IIntel and Google’s driverless car unit Waymo are to collaborate on developing the computer power necessary for driverless cars.
The computational power required for driverless cars is in the order if hundreds of TFLOPS, according to Stan Boland head of UK driverless start up FiveAI.
The Intel/Waymo collaboration is the latest in a long line of tie-ups between companies for driverless technology.
Fiat/BMW/Intel; Fiat/Waymo; Toyota/Intel/Ericsson/DoCoMo; Toyota/Mazda; Audi/BMW/Daimler/HERE; Daimler/Uber; Ford/NuTonomy; Volvo/Uber; Lyft/GM; Lyft/Didi Chuxing/Uber/Apple; VW/GETT; Nissan/NASA, Tencent/Guangzhou Auto and other Chinese auto consortia.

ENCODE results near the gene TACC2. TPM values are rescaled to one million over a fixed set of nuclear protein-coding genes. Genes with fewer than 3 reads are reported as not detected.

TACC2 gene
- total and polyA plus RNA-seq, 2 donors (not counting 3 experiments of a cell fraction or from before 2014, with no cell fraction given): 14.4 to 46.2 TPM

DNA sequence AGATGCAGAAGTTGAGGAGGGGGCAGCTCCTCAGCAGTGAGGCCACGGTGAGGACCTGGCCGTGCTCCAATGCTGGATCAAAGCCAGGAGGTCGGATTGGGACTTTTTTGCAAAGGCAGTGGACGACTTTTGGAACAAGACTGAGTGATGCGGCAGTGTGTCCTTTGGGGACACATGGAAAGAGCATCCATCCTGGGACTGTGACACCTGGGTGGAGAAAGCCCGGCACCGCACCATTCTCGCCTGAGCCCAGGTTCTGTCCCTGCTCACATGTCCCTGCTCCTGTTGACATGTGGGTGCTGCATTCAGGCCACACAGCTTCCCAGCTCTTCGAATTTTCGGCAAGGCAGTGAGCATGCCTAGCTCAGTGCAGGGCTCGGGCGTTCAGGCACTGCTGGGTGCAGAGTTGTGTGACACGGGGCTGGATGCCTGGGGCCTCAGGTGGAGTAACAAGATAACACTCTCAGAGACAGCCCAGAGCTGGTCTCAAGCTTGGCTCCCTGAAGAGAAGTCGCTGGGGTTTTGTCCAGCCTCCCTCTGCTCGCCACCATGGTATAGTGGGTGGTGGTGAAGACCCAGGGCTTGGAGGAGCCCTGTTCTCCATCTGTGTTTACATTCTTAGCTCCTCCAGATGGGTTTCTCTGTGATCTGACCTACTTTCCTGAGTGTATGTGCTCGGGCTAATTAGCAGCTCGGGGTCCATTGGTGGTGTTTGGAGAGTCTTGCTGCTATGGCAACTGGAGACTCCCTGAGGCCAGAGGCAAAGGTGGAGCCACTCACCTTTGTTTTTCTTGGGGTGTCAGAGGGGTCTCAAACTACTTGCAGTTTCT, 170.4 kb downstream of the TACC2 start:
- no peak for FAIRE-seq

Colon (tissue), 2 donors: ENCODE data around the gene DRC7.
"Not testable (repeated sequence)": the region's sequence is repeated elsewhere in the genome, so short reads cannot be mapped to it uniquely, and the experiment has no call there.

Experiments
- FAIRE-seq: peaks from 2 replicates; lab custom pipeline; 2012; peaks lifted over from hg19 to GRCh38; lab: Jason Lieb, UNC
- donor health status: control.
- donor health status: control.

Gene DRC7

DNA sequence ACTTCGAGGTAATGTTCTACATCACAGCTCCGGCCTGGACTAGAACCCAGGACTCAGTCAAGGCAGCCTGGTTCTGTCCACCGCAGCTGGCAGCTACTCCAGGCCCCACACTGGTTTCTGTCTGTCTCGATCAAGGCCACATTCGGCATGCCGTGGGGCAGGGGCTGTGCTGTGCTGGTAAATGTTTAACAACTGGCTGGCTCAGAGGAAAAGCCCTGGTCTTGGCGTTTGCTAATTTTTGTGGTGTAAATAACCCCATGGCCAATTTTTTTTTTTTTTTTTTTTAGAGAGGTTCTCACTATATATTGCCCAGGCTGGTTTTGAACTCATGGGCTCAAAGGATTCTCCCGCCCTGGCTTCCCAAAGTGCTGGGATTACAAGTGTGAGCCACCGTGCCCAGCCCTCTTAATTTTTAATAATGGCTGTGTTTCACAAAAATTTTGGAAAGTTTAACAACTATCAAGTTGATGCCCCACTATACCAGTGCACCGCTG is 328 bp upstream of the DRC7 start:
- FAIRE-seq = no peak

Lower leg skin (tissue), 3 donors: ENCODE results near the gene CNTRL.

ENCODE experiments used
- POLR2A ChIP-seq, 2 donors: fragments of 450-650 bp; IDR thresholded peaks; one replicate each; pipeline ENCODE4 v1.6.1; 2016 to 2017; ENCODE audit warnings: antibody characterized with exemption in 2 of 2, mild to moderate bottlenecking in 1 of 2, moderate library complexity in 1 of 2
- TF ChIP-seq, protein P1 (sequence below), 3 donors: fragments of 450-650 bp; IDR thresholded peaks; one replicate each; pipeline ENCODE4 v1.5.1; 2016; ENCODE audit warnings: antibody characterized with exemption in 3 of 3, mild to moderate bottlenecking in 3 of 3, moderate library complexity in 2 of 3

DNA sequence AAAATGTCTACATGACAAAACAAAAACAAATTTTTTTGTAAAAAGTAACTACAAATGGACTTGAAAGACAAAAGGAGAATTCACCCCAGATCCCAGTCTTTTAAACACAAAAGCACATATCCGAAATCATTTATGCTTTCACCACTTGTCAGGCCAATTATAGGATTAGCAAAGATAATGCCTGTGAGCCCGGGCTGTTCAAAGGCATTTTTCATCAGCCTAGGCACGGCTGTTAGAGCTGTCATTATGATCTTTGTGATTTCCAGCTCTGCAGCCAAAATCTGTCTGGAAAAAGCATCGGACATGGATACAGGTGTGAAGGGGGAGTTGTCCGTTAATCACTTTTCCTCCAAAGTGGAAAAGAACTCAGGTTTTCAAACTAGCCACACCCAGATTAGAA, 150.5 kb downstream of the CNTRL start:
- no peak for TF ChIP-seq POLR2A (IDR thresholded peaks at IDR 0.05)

” Nearly 1.3 million people die in road crashes worldwide every year – an average 3,287 deaths a day,” says Intel CEO Brian Krzanich, “nearly 90 percent of those collisions are caused by human error.”
“Self-driving technology can help prevent these errors by giving autonomous vehicles the capacity to learn from the collective experience of millions of cars – avoiding the mistakes of others and creating a safer driving environment,” says Krzanich.
Computers are needed to handle sensor processing, general compute and connectivity and enabling real-time decisions for full autonomy in city conditions.